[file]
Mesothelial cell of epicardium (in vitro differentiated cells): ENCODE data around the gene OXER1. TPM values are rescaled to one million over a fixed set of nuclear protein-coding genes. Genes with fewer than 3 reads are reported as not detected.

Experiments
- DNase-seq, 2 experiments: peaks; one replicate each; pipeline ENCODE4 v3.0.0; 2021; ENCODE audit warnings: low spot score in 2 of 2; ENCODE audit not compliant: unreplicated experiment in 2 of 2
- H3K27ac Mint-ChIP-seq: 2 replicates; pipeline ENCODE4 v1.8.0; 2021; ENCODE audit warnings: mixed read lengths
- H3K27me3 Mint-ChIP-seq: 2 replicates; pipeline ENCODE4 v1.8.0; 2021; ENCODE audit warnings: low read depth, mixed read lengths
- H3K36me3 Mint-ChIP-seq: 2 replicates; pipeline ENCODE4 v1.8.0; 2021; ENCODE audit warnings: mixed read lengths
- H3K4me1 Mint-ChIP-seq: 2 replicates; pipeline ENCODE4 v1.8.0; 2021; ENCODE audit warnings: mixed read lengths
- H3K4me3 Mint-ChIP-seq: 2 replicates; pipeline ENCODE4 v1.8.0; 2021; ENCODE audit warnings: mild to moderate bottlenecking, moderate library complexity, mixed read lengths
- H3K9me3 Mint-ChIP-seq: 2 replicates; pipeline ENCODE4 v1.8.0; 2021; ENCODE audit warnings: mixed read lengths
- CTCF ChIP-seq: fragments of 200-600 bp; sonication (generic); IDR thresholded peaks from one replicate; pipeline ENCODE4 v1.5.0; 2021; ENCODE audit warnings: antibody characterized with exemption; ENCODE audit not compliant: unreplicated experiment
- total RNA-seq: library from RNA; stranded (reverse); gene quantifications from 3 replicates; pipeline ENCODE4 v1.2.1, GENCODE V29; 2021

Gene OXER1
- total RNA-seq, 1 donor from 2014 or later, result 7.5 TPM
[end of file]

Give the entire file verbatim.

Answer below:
Mesothelial cell of epicardium (in vitro differentiated cells): ENCODE data around the gene OXER1. TPM values are rescaled to one million over a fixed set of nuclear protein-coding genes. Genes with fewer than 3 reads are reported as not detected.

Experiments
- DNase-seq, 2 experiments: peaks; one replicate each; pipeline ENCODE4 v3.0.0; 2021; ENCODE audit warnings: low spot score in 2 of 2; ENCODE audit not compliant: unreplicated experiment in 2 of 2
- H3K27ac Mint-ChIP-seq: 2 replicates; pipeline ENCODE4 v1.8.0; 2021; ENCODE audit warnings: mixed read lengths
- H3K27me3 Mint-ChIP-seq: 2 replicates; pipeline ENCODE4 v1.8.0; 2021; ENCODE audit warnings: low read depth, mixed read lengths
- H3K36me3 Mint-ChIP-seq: 2 replicates; pipeline ENCODE4 v1.8.0; 2021; ENCODE audit warnings: mixed read lengths
- H3K4me1 Mint-ChIP-seq: 2 replicates; pipeline ENCODE4 v1.8.0; 2021; ENCODE audit warnings: mixed read lengths
- H3K4me3 Mint-ChIP-seq: 2 replicates; pipeline ENCODE4 v1.8.0; 2021; ENCODE audit warnings: mild to moderate bottlenecking, moderate library complexity, mixed read lengths
- H3K9me3 Mint-ChIP-seq: 2 replicates; pipeline ENCODE4 v1.8.0; 2021; ENCODE audit warnings: mixed read lengths
- CTCF ChIP-seq: fragments of 200-600 bp; sonication (generic); IDR thresholded peaks from one replicate; pipeline ENCODE4 v1.5.0; 2021; ENCODE audit warnings: antibody characterized with exemption; ENCODE audit not compliant: unreplicated experiment
- total RNA-seq: library from RNA; stranded (reverse); gene quantifications from 3 replicates; pipeline ENCODE4 v1.2.1, GENCODE V29; 2021

Gene OXER1
- total RNA-seq, 1 donor from 2014 or later, result 7.5 TPM